A Florida State University student has cracked the code to reveal the deep and interesting history of an ancient meteorite that likely formed at the time our planets were just developing.
Jonathan Oulton, a 2015 FSU graduate, working with Earth, Ocean & Atmospheric Science Professor Munir Humayun, studied the pieces of a meteorite called Gujba. Using sophisticated lasers and mass spectrometers at the FSU-headquartered National High Magnetic Field Laboratory, Humayun and Oulton conducted in-depth chemical analysis of the meteorite samples that shattered previous theories about when and how this meteorite had formed.
“We tried to elucidate a story about its origins through this science,” said Oulton, who is now pursuing a doctoral degree at University of Colorado.
Previously, scientists believed that Gujba was formed more or less from the dust of the solar system.
But, as Humayun and Oulton analyzed it, they discovered it had a far more complex geological history than previously thought. They inferred that Gujba formed from the debris of a collision between a parent planet that had both a crust and mantle, something that would only be found on a fairly large planet of the kind that is not seen today in the asteroid belt.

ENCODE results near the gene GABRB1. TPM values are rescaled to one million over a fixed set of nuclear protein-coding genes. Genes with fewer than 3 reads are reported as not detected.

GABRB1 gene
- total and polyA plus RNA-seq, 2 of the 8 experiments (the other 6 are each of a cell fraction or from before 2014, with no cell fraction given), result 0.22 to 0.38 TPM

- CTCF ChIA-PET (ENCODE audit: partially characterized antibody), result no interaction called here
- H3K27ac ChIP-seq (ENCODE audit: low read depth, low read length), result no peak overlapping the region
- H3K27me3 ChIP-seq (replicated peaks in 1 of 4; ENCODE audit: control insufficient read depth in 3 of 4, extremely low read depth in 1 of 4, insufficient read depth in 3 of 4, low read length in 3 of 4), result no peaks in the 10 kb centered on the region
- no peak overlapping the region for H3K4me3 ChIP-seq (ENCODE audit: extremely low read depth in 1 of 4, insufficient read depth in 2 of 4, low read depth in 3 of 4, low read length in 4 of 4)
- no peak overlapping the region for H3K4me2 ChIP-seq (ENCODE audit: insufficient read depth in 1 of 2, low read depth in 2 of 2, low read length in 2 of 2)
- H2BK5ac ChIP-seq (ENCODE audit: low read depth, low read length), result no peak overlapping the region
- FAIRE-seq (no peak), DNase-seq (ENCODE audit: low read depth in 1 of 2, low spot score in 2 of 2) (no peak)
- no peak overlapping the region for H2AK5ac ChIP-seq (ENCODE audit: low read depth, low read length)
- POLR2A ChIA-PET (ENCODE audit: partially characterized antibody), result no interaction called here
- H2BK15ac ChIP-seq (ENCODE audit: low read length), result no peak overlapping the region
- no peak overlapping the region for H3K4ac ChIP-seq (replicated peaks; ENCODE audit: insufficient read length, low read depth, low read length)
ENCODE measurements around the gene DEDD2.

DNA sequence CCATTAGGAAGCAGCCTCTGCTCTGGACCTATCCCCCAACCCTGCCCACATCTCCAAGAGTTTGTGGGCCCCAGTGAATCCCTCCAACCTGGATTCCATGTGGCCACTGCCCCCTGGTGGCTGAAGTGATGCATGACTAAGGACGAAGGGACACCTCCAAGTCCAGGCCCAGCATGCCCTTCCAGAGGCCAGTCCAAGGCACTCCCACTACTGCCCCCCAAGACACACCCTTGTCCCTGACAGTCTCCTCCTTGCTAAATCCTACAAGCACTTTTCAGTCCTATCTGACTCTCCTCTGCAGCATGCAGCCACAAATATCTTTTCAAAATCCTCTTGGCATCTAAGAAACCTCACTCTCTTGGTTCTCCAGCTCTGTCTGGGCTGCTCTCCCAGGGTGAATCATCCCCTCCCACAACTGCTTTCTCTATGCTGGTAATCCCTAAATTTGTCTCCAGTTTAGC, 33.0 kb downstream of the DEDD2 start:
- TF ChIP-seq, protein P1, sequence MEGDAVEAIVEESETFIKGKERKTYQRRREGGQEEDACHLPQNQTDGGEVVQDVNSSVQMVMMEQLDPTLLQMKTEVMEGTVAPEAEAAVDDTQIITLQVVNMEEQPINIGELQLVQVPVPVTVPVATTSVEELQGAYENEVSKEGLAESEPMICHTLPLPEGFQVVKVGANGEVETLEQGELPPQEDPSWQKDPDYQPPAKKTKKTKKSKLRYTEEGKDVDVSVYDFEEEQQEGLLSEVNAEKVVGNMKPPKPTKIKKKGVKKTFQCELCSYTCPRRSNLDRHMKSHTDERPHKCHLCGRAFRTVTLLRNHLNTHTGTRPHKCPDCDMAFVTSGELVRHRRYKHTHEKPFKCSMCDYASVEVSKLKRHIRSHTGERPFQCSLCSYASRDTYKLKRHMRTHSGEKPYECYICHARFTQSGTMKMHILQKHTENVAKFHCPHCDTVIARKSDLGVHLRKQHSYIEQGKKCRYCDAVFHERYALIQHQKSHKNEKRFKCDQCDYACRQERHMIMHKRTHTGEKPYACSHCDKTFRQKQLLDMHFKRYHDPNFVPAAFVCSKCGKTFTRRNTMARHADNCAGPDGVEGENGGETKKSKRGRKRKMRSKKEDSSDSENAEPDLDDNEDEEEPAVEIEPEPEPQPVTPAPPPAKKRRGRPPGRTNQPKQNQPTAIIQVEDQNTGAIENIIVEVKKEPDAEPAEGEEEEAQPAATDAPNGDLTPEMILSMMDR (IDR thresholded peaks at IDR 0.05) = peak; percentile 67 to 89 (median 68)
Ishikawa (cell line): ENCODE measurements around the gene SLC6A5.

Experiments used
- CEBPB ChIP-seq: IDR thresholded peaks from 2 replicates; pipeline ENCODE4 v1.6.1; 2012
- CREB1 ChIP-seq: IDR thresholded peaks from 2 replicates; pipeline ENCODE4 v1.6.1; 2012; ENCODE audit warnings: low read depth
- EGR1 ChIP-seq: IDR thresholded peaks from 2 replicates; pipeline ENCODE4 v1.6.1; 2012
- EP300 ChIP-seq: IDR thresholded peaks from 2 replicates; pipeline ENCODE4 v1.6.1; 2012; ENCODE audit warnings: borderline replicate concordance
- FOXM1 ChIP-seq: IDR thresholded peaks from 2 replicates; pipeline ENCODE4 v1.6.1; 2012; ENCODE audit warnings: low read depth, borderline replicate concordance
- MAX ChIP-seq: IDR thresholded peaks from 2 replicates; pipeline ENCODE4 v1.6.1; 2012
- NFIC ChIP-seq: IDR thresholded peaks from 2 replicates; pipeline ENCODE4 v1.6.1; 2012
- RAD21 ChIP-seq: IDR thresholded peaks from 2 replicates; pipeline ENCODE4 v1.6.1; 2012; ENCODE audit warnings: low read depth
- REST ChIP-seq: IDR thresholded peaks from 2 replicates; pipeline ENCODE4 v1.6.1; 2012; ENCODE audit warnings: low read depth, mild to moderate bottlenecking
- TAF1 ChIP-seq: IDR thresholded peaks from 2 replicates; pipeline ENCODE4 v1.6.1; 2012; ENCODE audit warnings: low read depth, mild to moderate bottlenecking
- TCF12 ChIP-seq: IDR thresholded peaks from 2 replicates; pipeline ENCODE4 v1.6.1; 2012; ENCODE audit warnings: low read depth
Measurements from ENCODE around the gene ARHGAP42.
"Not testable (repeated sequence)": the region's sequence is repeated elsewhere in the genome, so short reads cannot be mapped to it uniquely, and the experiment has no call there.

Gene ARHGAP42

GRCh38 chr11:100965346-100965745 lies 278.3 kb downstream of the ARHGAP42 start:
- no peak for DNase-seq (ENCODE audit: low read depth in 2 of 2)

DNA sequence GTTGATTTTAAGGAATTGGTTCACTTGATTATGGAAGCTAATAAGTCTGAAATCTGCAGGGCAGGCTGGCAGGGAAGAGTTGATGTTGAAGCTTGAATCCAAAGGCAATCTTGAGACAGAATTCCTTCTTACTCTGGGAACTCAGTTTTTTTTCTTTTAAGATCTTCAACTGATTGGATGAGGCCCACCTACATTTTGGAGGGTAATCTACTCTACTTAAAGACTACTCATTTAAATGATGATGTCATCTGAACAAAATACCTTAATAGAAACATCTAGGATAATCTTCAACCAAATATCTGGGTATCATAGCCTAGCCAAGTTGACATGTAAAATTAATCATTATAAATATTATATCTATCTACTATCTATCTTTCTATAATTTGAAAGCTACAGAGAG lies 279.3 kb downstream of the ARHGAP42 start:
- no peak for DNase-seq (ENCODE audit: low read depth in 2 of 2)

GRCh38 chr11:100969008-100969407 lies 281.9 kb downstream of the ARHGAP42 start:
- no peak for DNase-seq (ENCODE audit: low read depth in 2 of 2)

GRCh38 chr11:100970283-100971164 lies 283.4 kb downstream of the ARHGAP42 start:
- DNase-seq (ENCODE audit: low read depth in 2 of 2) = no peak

To get that type of formation, Gujba would have been involved in more than the equivalent of a solar system fender bender.
Oulton, Humayun and their collaborators argue that Gujba formed from the molten debris produced when a large metallic body smashed into another planet and both bodies were destroyed in the process. Based on chemical traces preserved in Gujba, the target planet might have been even larger than the asteroid 4 Vesta, one of the largest bodies in the asteroid belt with a diameter of about 326 miles or 525 kilometers.
“People used to say that meteorites like Gujba were the building blocks of the solar system,” Humayun said. “Now, we know it’s the construction debris of the planets, to borrow a phrase from Ed Scott of the University of Hawaii.”
The research will be published in an upcoming issue of Geochimica et Cosmochimica Acta, but is currently available online.
Oulton presented the preliminary results of the paper at the 2015 Lunar & Planetary Science Conference and received the Dwornik Award of the Geological Society of America for the best undergraduate presentation.
“In a broad sense, people have been trying forever to understand how we got here,” Oulton said. “Although this doesn’t get to that directly, this research gives us a greater understanding of the physical chemistry of everything that occurred at the time the Earth formed.”
Source: Florida State University